Archive for Communist Party of China

a journal of the plague year² [reopenings]

Posted in Books, Kids, pictures, Travel, University life, Wines with tags , , , , , , , , , , , , , , , , , , , , , , , , on September 30, 2021 by xi'an

Returned to some face-to-face teaching at Université Paris Dauphine for the new semester. With the students having to be frequently reminded of keeping face masks on (yes, the nose is part of the face and need be covered!). I do not understand why the COVID pass did not apply to universities as well. I also continued an on-line undergrad lecture in mathematical statistics, as I found that the amount of information provided to students this way was superior to black-board teaching. (I actually gave some of these lectures in a uni amphitheatre, to leave the students free to chose, but less than 20% showed up.)

Read the very last volume of the Witcher. With a sense of relief that it was over, even though the plot and the writing were altogether pleasant… And Naomi Novik’s Uprooted, with a permanent feeling of amazement at this novel been praised or awarded anything. Once more, I had missed that it was a YA [but not too young!] novel. Still, so many things go wrong, from the overly obtuse main character to the transparent plot, the highly questionable romantic affair between the 100⁺ year old wizard and the 17 year old teenager he more than less ravished from friends and family, to the poor construct of the magic system, and to the (spoiler alert!) rosy ending. As I read the book over two sleepless nights, not much time was lost. And it had some page-turning qualities. But I’d rather have slept better!

Watched Kate, thinking it was a Japanese film, but quickly found to my sorrow it was not. Not Japanese in the least, except for taking place in Tokyo and involving cartoonesque yakuza. To quote the NYT, “as cheap as a whiff of a green tea and musk cologne called Tokyo wafting over a department store counter”. Simply terrible, even lacking the pretense of story distanciation found in Kill Bill… And then came by chance on Time and Tide, a 2000 Hong Kong film, a much better distanced action picture, with enough ellipses and plenty second-degree dialogues, some mixing Cantonese and Portuguese, plus highly original central male and female characters. I am wondering if the same could be filmed today, given the chokehold of the PCC on the Hong Kongese society and the growing censorship of films there.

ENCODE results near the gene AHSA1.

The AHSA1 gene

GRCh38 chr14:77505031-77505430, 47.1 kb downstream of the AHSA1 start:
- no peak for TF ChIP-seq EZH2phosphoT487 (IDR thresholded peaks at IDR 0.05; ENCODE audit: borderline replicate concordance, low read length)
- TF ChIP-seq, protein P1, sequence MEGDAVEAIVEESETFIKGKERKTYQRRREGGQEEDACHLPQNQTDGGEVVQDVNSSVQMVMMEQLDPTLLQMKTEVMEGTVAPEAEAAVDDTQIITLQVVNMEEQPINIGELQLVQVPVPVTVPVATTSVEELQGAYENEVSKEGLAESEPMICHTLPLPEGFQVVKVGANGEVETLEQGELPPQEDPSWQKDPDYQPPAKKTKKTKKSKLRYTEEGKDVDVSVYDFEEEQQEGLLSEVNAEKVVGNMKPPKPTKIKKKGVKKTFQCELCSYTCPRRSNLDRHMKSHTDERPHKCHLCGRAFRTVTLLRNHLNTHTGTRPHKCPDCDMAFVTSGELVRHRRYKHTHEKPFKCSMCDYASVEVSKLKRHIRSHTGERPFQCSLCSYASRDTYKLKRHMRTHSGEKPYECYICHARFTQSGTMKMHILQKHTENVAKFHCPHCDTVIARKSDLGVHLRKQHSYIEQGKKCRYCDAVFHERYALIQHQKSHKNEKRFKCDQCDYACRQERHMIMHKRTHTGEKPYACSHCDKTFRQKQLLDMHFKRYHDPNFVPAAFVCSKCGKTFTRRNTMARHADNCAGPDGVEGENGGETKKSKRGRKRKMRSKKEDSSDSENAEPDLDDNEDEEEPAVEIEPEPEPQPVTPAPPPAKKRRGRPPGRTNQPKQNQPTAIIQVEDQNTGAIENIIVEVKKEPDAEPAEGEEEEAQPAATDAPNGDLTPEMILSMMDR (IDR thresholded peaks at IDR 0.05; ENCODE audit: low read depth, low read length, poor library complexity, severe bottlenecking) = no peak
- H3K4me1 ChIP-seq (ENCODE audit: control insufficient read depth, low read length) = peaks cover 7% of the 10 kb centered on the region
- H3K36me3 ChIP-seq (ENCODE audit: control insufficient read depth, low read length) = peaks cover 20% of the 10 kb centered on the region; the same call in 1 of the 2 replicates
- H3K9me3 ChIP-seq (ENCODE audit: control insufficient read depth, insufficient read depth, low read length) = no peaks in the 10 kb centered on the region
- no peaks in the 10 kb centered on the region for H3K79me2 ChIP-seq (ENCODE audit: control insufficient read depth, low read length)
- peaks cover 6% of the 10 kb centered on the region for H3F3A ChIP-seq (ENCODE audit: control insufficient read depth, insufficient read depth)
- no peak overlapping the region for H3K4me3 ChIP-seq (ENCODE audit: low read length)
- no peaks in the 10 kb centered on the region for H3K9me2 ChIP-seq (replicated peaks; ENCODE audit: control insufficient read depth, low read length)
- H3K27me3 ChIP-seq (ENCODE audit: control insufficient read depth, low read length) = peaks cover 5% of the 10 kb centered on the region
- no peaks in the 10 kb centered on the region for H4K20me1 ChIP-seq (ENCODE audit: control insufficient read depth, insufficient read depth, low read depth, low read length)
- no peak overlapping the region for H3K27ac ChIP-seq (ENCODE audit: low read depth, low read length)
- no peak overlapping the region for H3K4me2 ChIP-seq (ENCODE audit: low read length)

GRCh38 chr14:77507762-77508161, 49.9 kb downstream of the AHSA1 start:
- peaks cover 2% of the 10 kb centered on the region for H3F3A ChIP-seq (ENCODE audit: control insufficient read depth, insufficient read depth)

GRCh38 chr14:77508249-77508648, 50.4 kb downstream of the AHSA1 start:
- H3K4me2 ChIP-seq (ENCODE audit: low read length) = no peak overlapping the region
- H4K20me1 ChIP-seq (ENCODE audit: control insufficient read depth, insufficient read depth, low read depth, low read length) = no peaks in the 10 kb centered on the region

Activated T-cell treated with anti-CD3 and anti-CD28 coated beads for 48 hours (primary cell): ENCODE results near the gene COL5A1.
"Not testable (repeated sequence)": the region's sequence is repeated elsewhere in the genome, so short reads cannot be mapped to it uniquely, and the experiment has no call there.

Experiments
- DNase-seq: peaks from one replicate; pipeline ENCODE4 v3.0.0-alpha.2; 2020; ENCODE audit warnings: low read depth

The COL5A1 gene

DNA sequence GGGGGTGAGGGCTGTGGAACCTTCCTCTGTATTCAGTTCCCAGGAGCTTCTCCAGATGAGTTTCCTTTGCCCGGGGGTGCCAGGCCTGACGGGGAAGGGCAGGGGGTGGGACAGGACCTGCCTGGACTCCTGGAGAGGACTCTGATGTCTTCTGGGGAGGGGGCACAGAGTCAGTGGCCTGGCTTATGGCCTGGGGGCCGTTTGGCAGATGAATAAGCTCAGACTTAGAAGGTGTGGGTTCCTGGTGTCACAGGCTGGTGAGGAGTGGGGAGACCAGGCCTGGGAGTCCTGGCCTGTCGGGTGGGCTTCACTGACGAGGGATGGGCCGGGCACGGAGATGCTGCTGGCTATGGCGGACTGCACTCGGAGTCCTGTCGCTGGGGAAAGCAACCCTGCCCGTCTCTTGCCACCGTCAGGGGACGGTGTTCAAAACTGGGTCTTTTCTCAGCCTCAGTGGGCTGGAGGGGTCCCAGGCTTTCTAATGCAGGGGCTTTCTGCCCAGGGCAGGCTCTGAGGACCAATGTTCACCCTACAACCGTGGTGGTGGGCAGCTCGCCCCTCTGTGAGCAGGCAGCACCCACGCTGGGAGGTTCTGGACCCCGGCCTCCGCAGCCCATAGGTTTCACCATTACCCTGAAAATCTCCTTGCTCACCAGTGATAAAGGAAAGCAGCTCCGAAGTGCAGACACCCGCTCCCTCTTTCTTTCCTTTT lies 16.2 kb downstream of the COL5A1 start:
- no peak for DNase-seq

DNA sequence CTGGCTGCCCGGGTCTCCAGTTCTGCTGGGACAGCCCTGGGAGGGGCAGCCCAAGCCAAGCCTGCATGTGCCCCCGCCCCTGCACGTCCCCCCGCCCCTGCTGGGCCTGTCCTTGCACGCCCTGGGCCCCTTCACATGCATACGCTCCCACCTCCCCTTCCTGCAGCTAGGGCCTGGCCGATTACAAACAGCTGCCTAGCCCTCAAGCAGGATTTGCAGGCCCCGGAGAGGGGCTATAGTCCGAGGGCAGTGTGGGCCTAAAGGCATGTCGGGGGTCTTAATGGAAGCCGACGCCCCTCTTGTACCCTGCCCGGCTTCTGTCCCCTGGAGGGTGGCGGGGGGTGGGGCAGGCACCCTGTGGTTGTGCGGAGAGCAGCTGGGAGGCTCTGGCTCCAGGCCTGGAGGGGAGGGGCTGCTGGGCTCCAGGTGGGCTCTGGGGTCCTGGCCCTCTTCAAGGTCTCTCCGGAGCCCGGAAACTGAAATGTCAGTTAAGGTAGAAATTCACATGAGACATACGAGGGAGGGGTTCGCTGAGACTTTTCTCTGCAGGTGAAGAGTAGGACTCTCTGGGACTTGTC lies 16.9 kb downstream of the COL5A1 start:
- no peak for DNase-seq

Had a great month with our garden tomatoes, as we ate most of them. With a dry spell that stopped the spread of mildew and the aggression of slugs. And had a steady flow of strawberries, a second harvest that is not yet over. And more recently (late) figs, although I bring most of them to the department. The fig harvest seems to be less plentiful than last year…  The last and final product of the garden will be a collection of huge butternuts that spontaneously grew out of last year seeds.

Hong Kong under CPC iron fist

Posted in Kids, Travel with tags , , , , , , , on July 14, 2020 by xi'an

“Students in Hong Kong are now banned from any political activity in schools including singing, posting slogans and boycotting classes, the territory’s education minister has said.” BBC, 8 July

“Books by prominent Hong Kong pro-democracy figures have become unavailable in the Chinese-ruled city’s public libraries as they are being reviewed to see whether they violate a new national security law, a government department said.” ABC, 6 July

“Lawyers and legal experts have said China’s national security law for Hong Kong will fundamentally change the territory’s legal system. It introduces new crimes with severe penalties – up to life in prison – and allows mainland security personnel to legally operate in Hong Kong with impunity. The legislation gives Beijing extensive powers it has never had before to shape life in the territory far beyond the legal system.” BBC, 1 July

“Based on the [new] law, the Hong Kong authorities can dictate the way people around the world talk about the city’s contested politics. A Facebook employee could potentially be arrested in Hong Kong if the company failed to hand over user data on someone based in the United States whom Chinese authorities deemed a threat to national security.” NYT, 7 July

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